From frontman to backstage guru: Meet Technical Theatre Arts graduate Ned Siuipy
17 February 2022
Photo of Sink the Show event at Printworks
From starring in a pop band in Lithuania to a backstage lighting role at London’s biggest shows, Technical Theatre Arts graduate Ned Siuipys’ journey is going global.
How did your career as a technician start?
I was singing in a successful pop band, but being the main lead was not my cup of tea. I became more interested in a backstage role. I found a Music Management degree at Falmouth and then Googled the place and saw the beaches. It looked beautiful, so I moved to the UK to start my studies.
When I saw the sound and lighting at a University gig, I wanted to be more hands-on. The AMATA technicians let me turn the whole rig on and play with the lights, and I started learning in my free time. I was often still at AMATA when it closed at 10pm. I then helped with gigs and open mic nights at the University’s Stannary Bar, working with big local artists such as Hockeysmith and Milo Gore.
Swapping to Falmouth’s new Technical Theatre Arts degree was a good decision, it gave me a great technical background. But when I graduated in 2020 the entertainment industry had stopped, due to Covid-19, so I used the time to study for a postgraduate qualification. I then secured a placement programming the lighting for the UK Tim Minchin tour, one of the first tours to start after the pandemic.
What are you up to now?
I’m now freelancing at venues including the legendary London club Heaven, where I’ve worked with the biggest International drag queens. I’m working at Indigo at The O2, Troxy and most recently Printworks, where I was lighting Sink the Pink.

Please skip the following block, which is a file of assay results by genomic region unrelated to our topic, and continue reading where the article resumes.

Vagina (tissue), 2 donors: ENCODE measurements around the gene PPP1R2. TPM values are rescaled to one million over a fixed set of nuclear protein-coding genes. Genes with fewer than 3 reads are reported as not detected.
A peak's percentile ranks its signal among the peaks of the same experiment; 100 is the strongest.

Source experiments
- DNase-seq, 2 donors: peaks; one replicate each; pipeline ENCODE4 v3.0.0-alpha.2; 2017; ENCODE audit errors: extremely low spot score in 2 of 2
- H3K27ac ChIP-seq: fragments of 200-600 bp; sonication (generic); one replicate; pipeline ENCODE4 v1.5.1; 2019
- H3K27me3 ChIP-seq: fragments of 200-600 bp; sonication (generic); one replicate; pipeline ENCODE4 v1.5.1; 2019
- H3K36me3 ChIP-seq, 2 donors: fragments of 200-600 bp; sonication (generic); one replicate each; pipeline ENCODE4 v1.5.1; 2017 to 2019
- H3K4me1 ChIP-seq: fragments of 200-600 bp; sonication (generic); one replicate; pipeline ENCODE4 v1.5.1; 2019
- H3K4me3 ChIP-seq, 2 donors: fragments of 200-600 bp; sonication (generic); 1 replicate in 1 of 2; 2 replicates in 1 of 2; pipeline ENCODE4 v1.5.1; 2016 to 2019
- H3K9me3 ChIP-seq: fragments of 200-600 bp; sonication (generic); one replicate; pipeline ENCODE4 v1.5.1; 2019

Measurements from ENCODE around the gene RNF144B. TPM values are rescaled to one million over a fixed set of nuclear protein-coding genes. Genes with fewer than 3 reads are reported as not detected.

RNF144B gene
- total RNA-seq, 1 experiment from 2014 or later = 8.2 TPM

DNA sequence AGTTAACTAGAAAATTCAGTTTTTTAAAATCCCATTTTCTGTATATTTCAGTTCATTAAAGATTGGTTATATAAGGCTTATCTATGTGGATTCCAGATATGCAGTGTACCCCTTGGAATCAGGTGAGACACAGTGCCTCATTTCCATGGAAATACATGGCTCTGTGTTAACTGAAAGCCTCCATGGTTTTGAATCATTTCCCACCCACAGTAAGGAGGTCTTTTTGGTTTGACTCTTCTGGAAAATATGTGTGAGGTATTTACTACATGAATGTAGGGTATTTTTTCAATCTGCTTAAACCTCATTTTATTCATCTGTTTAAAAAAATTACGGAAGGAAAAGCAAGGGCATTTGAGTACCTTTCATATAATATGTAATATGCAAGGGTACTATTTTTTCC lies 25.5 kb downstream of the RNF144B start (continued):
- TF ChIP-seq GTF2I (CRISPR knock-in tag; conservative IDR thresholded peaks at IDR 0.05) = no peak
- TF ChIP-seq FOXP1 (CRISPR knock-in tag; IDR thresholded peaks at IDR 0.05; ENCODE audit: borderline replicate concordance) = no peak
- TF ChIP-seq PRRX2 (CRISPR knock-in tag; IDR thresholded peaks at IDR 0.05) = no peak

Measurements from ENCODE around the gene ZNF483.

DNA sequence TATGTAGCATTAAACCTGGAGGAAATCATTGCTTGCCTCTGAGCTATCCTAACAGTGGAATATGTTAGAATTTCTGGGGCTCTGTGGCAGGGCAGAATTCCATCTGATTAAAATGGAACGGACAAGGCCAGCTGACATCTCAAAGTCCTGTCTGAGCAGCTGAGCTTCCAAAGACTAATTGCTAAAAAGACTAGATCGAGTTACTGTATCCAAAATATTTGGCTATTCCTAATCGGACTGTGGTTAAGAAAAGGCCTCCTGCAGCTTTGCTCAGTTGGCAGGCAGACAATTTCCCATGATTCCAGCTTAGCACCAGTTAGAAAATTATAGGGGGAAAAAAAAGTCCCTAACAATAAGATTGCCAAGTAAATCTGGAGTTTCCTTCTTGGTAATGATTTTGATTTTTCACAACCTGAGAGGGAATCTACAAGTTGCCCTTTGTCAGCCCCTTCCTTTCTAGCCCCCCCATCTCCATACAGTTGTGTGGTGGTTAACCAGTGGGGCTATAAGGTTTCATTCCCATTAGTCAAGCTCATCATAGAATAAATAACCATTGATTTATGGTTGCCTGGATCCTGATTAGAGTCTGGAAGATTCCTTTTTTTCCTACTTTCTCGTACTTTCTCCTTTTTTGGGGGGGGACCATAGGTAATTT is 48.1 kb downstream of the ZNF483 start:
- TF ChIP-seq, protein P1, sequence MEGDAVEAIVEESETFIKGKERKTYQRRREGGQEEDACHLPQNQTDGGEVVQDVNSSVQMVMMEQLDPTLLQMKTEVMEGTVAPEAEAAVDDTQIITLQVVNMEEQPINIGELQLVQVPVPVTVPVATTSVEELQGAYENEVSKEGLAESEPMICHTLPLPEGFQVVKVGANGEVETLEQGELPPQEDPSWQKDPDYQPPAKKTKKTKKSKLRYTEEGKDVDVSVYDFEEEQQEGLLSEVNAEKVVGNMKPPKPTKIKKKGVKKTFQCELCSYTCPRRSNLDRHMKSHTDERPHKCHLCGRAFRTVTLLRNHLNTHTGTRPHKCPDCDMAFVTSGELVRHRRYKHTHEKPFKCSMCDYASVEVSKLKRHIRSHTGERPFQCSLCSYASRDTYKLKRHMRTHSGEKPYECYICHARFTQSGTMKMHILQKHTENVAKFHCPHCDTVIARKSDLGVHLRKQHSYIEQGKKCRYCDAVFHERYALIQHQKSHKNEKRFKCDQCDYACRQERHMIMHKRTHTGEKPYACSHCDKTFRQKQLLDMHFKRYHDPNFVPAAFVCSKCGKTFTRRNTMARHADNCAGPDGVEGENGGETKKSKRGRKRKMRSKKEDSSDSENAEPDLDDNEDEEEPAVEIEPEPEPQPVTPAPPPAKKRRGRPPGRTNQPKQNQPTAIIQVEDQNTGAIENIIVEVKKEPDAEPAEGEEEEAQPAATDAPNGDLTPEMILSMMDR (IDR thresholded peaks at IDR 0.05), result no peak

I’m putting artists on my CV including Jimmy Carr, Self Esteem, Rudimental, Bastille, Gabrielle and Martin Kemp. My lighting skills are transferable not only for live music but also boxing events, for the likes of Anthony Joshua, Michael Bisping and Tyson Fury.
How does working back stage compare to being the frontman of a band?
I get the same buzz before a big show as when I was singing – those butterflies in the stomach. Some shows bring their own lighting director, so I’m on hand to support them. If they don’t, I’m at the rehearsals to help with lighting design and I then operate the whole show. It can be challenging.
Do you have any advice for prospective students?
Be eager to learn and willing to work your way up. If you’re nice to people and you make connections, everything is possible. After Falmouth I felt prepared for industry. My background in performance helps; I know how artists feel about getting the lighting right because I’ve been there myself.
My goal is to do something super-big, such as Eurovision or the Super Bowl. I’d also love to be the lighting director or programmer on a proper tour and be paid to travel the world.